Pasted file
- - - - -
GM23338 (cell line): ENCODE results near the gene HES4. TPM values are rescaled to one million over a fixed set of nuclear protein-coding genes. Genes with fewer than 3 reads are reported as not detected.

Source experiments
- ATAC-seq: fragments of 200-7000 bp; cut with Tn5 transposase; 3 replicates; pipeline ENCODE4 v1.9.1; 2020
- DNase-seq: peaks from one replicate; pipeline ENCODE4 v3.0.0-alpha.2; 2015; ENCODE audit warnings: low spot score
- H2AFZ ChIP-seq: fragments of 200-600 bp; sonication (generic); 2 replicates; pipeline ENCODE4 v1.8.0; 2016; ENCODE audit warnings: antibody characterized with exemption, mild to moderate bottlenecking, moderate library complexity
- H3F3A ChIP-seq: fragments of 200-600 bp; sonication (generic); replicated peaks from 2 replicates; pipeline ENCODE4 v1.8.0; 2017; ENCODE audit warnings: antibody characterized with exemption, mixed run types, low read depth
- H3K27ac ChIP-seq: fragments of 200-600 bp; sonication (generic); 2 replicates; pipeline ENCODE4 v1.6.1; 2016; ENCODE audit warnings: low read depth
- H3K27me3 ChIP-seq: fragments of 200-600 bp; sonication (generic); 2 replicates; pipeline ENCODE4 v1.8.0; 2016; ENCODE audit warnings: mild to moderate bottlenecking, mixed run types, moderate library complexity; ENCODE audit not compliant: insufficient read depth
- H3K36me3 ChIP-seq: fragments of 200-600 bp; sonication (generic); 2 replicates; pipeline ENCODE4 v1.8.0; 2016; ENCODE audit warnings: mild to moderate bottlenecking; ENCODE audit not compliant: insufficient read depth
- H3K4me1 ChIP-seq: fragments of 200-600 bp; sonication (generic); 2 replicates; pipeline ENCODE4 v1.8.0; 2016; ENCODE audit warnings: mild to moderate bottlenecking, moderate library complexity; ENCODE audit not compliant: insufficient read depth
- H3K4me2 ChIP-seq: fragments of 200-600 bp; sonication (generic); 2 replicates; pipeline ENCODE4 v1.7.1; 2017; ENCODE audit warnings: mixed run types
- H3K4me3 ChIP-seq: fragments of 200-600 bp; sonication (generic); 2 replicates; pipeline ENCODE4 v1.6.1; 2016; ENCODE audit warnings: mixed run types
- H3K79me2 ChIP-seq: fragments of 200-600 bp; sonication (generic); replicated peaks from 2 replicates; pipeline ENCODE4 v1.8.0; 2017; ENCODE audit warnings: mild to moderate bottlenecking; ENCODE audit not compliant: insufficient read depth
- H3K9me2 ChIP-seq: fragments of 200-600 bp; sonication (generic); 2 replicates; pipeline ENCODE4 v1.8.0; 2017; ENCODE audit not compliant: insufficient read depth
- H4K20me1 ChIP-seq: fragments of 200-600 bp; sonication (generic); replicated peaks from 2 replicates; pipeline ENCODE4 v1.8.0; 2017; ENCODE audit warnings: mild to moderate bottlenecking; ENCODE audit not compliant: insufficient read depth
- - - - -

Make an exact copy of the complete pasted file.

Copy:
GM23338 (cell line): ENCODE results near the gene HES4. TPM values are rescaled to one million over a fixed set of nuclear protein-coding genes. Genes with fewer than 3 reads are reported as not detected.

Source experiments
- ATAC-seq: fragments of 200-7000 bp; cut with Tn5 transposase; 3 replicates; pipeline ENCODE4 v1.9.1; 2020
- DNase-seq: peaks from one replicate; pipeline ENCODE4 v3.0.0-alpha.2; 2015; ENCODE audit warnings: low spot score
- H2AFZ ChIP-seq: fragments of 200-600 bp; sonication (generic); 2 replicates; pipeline ENCODE4 v1.8.0; 2016; ENCODE audit warnings: antibody characterized with exemption, mild to moderate bottlenecking, moderate library complexity
- H3F3A ChIP-seq: fragments of 200-600 bp; sonication (generic); replicated peaks from 2 replicates; pipeline ENCODE4 v1.8.0; 2017; ENCODE audit warnings: antibody characterized with exemption, mixed run types, low read depth
- H3K27ac ChIP-seq: fragments of 200-600 bp; sonication (generic); 2 replicates; pipeline ENCODE4 v1.6.1; 2016; ENCODE audit warnings: low read depth
- H3K27me3 ChIP-seq: fragments of 200-600 bp; sonication (generic); 2 replicates; pipeline ENCODE4 v1.8.0; 2016; ENCODE audit warnings: mild to moderate bottlenecking, mixed run types, moderate library complexity; ENCODE audit not compliant: insufficient read depth
- H3K36me3 ChIP-seq: fragments of 200-600 bp; sonication (generic); 2 replicates; pipeline ENCODE4 v1.8.0; 2016; ENCODE audit warnings: mild to moderate bottlenecking; ENCODE audit not compliant: insufficient read depth
- H3K4me1 ChIP-seq: fragments of 200-600 bp; sonication (generic); 2 replicates; pipeline ENCODE4 v1.8.0; 2016; ENCODE audit warnings: mild to moderate bottlenecking, moderate library complexity; ENCODE audit not compliant: insufficient read depth
- H3K4me2 ChIP-seq: fragments of 200-600 bp; sonication (generic); 2 replicates; pipeline ENCODE4 v1.7.1; 2017; ENCODE audit warnings: mixed run types
- H3K4me3 ChIP-seq: fragments of 200-600 bp; sonication (generic); 2 replicates; pipeline ENCODE4 v1.6.1; 2016; ENCODE audit warnings: mixed run types
- H3K79me2 ChIP-seq: fragments of 200-600 bp; sonication (generic); replicated peaks from 2 replicates; pipeline ENCODE4 v1.8.0; 2017; ENCODE audit warnings: mild to moderate bottlenecking; ENCODE audit not compliant: insufficient read depth
- H3K9me2 ChIP-seq: fragments of 200-600 bp; sonication (generic); 2 replicates; pipeline ENCODE4 v1.8.0; 2017; ENCODE audit not compliant: insufficient read depth
- H4K20me1 ChIP-seq: fragments of 200-600 bp; sonication (generic); replicated peaks from 2 replicates; pipeline ENCODE4 v1.8.0; 2017; ENCODE audit warnings: mild to moderate bottlenecking; ENCODE audit not compliant: insufficient read depth